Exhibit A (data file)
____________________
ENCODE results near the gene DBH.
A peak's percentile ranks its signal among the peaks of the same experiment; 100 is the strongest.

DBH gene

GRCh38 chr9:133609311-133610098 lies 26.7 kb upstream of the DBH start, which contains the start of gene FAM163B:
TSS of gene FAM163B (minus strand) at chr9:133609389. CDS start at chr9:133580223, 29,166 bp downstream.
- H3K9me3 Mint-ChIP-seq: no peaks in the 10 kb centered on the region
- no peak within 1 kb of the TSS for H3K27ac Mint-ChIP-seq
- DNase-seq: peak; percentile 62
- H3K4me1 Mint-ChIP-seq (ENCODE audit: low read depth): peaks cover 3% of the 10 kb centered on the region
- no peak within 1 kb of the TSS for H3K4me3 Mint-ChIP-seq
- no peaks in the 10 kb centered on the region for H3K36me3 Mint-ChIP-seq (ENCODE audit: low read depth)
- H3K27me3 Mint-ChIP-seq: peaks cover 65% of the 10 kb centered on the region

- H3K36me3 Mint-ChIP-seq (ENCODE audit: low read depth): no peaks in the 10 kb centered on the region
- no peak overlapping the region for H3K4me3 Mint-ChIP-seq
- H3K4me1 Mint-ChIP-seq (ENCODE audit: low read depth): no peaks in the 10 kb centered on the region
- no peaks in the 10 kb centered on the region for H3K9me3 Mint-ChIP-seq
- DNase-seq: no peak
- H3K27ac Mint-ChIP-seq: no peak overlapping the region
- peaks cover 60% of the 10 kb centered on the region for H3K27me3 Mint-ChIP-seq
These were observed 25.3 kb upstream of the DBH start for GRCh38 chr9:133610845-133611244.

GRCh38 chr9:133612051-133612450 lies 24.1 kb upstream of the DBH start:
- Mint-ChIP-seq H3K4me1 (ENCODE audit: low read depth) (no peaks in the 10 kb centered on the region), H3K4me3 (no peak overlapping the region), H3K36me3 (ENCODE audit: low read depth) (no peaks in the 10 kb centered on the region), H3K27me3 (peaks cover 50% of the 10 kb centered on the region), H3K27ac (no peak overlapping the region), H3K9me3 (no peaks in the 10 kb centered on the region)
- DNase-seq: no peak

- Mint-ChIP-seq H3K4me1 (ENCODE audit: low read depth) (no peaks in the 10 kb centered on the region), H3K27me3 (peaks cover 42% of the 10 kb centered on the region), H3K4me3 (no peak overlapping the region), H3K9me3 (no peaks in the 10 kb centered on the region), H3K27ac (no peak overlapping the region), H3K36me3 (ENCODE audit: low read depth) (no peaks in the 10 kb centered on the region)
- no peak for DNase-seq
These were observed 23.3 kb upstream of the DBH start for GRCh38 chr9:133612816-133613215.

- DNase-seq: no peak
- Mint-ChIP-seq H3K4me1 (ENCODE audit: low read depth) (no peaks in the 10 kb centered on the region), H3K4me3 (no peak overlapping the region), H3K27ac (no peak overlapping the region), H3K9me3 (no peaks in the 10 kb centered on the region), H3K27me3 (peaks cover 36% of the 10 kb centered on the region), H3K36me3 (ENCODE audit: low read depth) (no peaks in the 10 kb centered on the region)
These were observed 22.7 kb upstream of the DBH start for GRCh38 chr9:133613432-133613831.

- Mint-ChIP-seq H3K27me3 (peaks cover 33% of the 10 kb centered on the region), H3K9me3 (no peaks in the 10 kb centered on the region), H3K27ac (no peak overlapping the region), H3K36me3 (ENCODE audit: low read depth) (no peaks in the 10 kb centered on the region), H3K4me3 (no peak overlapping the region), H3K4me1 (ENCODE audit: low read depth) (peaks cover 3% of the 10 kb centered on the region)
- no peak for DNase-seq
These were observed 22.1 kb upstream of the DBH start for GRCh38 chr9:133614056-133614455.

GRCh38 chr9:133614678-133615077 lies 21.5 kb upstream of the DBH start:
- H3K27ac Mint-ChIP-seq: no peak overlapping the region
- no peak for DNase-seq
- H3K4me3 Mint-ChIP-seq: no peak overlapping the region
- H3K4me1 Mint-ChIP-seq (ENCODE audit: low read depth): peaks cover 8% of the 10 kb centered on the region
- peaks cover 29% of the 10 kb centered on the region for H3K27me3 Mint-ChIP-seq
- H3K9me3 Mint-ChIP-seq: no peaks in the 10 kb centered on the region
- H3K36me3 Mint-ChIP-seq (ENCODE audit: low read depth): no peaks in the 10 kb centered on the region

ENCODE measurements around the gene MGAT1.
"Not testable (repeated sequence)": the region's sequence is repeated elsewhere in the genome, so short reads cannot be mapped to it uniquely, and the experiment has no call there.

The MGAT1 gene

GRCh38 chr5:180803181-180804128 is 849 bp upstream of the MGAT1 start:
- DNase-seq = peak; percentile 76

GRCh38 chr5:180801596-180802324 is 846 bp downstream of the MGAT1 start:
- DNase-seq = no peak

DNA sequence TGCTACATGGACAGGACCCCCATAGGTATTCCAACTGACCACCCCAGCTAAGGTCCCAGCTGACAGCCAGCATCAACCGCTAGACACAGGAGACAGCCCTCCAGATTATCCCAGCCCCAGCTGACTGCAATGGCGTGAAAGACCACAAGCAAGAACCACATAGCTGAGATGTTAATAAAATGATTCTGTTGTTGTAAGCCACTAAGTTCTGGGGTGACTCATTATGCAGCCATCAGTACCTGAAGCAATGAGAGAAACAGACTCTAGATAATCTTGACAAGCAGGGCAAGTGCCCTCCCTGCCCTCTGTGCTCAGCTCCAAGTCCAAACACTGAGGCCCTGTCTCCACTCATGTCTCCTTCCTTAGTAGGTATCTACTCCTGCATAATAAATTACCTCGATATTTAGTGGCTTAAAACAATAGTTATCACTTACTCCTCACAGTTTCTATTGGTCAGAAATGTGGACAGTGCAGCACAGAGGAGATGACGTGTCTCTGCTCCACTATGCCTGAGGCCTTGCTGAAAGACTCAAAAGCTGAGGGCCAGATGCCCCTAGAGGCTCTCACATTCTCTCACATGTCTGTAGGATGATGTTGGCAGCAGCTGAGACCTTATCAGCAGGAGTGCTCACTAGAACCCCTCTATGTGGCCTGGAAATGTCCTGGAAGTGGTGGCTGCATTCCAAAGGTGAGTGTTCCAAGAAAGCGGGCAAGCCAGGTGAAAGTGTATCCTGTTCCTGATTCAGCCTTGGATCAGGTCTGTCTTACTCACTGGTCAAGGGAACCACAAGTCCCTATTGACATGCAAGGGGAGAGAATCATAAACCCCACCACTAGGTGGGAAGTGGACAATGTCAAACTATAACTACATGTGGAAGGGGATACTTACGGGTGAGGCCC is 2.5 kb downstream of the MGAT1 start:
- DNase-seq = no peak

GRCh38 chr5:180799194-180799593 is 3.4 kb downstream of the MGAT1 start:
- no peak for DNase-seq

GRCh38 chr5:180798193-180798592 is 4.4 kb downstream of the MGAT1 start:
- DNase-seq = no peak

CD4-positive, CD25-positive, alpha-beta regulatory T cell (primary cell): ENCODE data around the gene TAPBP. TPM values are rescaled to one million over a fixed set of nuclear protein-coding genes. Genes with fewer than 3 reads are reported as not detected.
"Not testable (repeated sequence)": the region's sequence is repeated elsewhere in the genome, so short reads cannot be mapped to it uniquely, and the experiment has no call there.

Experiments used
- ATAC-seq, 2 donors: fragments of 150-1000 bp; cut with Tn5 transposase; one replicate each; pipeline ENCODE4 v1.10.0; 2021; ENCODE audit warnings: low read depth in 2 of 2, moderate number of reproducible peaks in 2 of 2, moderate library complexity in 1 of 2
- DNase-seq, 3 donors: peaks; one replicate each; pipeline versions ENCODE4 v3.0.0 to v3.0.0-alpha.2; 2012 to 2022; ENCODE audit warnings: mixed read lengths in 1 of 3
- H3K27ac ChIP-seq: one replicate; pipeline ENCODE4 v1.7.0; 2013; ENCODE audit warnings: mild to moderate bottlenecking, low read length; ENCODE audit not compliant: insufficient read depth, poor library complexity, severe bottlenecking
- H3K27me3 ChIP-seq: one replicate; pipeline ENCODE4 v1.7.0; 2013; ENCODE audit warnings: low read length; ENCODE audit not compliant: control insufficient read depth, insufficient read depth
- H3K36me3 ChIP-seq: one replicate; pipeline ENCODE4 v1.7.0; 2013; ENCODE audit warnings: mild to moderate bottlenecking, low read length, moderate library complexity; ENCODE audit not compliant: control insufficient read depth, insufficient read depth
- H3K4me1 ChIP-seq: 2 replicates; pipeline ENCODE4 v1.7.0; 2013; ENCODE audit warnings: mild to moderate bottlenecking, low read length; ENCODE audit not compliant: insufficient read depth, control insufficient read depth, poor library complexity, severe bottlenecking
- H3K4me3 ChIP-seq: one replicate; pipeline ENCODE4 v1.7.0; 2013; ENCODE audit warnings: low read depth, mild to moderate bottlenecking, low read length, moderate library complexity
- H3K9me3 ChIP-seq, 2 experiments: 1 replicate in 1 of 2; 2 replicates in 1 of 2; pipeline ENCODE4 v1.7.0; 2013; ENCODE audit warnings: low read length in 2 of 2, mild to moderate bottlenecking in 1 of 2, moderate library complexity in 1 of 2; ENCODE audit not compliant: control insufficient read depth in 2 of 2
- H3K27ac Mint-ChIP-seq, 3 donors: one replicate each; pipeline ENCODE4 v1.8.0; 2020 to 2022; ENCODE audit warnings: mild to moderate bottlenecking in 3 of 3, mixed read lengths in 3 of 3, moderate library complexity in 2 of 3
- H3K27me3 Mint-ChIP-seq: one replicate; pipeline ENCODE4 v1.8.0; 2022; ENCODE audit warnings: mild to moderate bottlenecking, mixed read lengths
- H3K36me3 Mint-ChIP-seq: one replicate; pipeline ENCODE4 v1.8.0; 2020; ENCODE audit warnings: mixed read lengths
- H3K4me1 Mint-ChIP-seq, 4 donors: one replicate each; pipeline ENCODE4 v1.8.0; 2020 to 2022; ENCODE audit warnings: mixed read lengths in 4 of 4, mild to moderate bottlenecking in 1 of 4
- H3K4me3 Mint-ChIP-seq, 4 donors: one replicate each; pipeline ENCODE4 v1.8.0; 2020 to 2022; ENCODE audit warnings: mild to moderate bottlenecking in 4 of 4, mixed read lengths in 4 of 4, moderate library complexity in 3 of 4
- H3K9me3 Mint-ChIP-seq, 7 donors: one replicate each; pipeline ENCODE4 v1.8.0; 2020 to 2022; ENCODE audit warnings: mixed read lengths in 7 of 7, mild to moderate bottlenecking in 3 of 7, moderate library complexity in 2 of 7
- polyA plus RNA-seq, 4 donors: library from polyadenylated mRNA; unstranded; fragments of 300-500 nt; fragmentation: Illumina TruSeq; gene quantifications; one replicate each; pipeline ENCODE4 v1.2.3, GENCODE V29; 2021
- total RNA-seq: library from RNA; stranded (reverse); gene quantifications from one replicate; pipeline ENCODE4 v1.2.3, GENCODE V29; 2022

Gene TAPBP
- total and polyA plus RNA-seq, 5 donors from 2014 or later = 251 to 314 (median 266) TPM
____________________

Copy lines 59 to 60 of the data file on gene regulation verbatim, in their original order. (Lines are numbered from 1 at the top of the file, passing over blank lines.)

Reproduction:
- H3K27ac ChIP-seq: one replicate; pipeline ENCODE4 v1.7.0; 2013; ENCODE audit warnings: mild to moderate bottlenecking, low read length; ENCODE audit not compliant: insufficient read depth, poor library complexity, severe bottlenecking
- H3K27me3 ChIP-seq: one replicate; pipeline ENCODE4 v1.7.0; 2013; ENCODE audit warnings: low read length; ENCODE audit not compliant: control insufficient read depth, insufficient read depth